Agenda 21 is dangerous business these days. Trying to decipher what it really is, what it really means, is no simple task as theories abound in this regard. Glenn Beck's recent release of a novel by the same name only makes the task more difficult. Beck's book is apparently a dystopian work that, though fictional, is based loosely on his interpretation of the real Agenda 21; I have not read it and have no plans to do so, even though it seems to be in the spirit of Orwell, one of my favorite authors. Additionally, it is fair to note that--according to one of the book's editors--Beck didn't write the book, himself:
At the time I was working on it, the manuscript belonged to its actual author, a woman named Harriet Parke, who lives a few minutes from my aunt. But a year and a few lawyers later, Glenn Beck purchased the right to call himself its creator, and Ms. Parke agreed to be presented as a ghostwriter.Ghostwriting is nothing new, of course, but we mostly see it with works of non-fiction, with autobiographies and the like. Beck is doing nothing illegal here, though I have to say this stuff leaves a bad taste in my mouth; what exactly did Beck do, apart from see to it that the book was published? That said, the above mentioned editor's opinions on the matter are just as unsettling. She readily admits to enjoying the book, to it having "capable" writing and a "compelling" story; she says she would be proud to have her name associated with it, were it not for Beck's name on the cover.
That doesn't make a lot of sense. She doesn't like who Beck is, doesn't like his political opinions. I get that, she's far from alone in that regard. But the book itself, it's either good or its not. She says it is good, and that should be enough in my humble opinion. But alas, ideology takes center stage everywhere, these days.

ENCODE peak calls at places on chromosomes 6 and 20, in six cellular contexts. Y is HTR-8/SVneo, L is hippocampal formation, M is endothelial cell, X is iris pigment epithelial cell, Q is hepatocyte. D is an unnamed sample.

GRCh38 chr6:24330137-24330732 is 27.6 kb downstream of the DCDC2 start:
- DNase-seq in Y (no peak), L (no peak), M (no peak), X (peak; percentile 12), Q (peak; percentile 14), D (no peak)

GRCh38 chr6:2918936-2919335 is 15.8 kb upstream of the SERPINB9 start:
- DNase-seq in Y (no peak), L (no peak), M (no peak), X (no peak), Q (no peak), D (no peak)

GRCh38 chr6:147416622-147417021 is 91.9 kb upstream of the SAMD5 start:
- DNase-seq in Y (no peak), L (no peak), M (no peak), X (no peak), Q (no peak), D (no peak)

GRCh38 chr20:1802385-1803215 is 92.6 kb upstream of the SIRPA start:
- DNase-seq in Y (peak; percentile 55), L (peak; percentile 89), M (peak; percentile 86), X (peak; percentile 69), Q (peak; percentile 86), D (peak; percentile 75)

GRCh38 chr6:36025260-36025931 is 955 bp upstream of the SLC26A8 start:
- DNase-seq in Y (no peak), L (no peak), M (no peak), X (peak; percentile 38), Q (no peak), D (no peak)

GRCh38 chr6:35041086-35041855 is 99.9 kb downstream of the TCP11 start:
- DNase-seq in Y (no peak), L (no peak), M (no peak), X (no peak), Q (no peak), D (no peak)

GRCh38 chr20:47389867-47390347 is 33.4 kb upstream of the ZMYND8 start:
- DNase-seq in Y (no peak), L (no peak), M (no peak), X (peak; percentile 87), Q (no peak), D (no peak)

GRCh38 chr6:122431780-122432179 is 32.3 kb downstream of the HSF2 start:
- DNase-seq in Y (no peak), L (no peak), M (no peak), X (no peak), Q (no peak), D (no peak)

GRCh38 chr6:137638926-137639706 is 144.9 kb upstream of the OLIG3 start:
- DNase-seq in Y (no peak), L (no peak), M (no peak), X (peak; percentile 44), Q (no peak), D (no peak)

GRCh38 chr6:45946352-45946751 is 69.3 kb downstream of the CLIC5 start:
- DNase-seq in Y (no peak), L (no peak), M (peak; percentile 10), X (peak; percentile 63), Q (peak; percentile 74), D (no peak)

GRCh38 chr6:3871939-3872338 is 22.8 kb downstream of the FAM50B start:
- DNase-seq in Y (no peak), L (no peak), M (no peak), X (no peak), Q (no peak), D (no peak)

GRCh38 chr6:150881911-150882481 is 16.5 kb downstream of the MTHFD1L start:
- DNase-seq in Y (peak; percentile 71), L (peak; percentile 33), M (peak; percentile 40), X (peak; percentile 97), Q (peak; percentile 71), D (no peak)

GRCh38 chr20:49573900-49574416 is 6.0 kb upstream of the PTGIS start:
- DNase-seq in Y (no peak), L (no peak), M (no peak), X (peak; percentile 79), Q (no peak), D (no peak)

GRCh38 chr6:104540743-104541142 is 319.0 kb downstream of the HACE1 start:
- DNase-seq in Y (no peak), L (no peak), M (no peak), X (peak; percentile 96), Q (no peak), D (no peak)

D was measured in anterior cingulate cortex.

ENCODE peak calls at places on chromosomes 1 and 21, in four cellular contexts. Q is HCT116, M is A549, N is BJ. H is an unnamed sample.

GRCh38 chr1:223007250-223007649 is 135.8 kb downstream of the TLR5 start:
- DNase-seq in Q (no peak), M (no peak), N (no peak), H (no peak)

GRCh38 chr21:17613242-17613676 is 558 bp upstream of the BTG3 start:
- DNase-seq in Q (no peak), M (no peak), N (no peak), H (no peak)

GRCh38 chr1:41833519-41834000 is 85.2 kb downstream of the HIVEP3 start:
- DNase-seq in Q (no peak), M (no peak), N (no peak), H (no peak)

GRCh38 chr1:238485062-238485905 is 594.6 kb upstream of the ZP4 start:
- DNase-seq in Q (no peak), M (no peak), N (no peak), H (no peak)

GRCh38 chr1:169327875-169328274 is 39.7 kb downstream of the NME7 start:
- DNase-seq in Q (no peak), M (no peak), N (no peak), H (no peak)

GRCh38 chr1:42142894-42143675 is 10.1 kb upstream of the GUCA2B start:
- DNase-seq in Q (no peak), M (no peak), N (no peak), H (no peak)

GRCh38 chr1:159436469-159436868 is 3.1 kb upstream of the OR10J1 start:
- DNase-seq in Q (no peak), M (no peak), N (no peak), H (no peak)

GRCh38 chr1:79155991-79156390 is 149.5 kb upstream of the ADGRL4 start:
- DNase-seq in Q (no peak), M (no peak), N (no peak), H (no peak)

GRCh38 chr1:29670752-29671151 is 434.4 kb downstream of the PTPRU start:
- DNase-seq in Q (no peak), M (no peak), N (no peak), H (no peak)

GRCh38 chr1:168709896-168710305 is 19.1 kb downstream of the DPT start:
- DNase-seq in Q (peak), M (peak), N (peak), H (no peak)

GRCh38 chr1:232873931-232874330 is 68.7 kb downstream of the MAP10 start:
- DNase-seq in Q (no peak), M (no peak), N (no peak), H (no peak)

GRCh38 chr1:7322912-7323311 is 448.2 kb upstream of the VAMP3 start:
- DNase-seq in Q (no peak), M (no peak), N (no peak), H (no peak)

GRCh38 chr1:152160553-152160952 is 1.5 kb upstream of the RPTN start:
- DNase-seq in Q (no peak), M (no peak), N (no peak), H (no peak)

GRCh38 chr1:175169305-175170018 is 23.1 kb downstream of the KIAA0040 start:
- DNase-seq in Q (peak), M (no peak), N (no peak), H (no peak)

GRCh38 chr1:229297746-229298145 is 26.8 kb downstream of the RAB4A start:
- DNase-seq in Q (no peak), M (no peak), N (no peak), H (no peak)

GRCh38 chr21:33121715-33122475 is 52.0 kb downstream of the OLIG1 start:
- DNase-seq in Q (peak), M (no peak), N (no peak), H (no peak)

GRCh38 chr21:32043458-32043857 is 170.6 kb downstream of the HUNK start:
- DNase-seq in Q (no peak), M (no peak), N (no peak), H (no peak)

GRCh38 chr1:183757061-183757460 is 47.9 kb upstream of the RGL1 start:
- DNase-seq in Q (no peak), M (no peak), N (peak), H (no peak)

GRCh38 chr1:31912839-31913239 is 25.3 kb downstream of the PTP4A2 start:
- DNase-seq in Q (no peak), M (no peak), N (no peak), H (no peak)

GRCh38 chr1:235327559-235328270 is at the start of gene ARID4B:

And in that regard, the editor cites Beck's real-world take on the real-world Agenda 21 (an agenda for the 21st century), a United Nations "non-binding agreement" between signatories to it for the integration of "environment and development concerns" in order to achieve "the fulfillment of basic needs, improved living standards for all, better protected and managed ecosystems and a safer, more prosperous future." The over-arching program? So-called sustainability, economic and otherwise. Noble words, those. Noble goals, too. Achievable? Probably not.
Regardless, the bone of contention as it were is a portion of Agenda 21 that many see as being steadily implemented already in local communities (this portion is chapter 7, not 4 as the writer at Salon indicates). It's the "one world government" fear, writ small, as the language of Agenda 21 creeps into government policies until it is omnipresent. But is it a legitimate fear, or not?
Well, look at the Fort Lauderdale Department of Building and Planning/Zoning. Whoops, sorry. Now it's the Department of Sustainable Development. All building activities are subsumed within it. Fort Lauderdale's southern neighbor--Miami-Dade County--has an Office of Sustainability as well, which subsumes the offices of the Agricultural Manager, Consumer Services, Economic Development & International Trade, Film & Entertainment, Planning & Zoning, and Small Business Development into it. That's a pretty big nut, too. The OOS (Office of Sustainability) for Miami-Dade was created in 2009. Then, it had minimal formal power, though it was a part of all sorts of meetings. Now, county projects go through the OOS, first and foremost.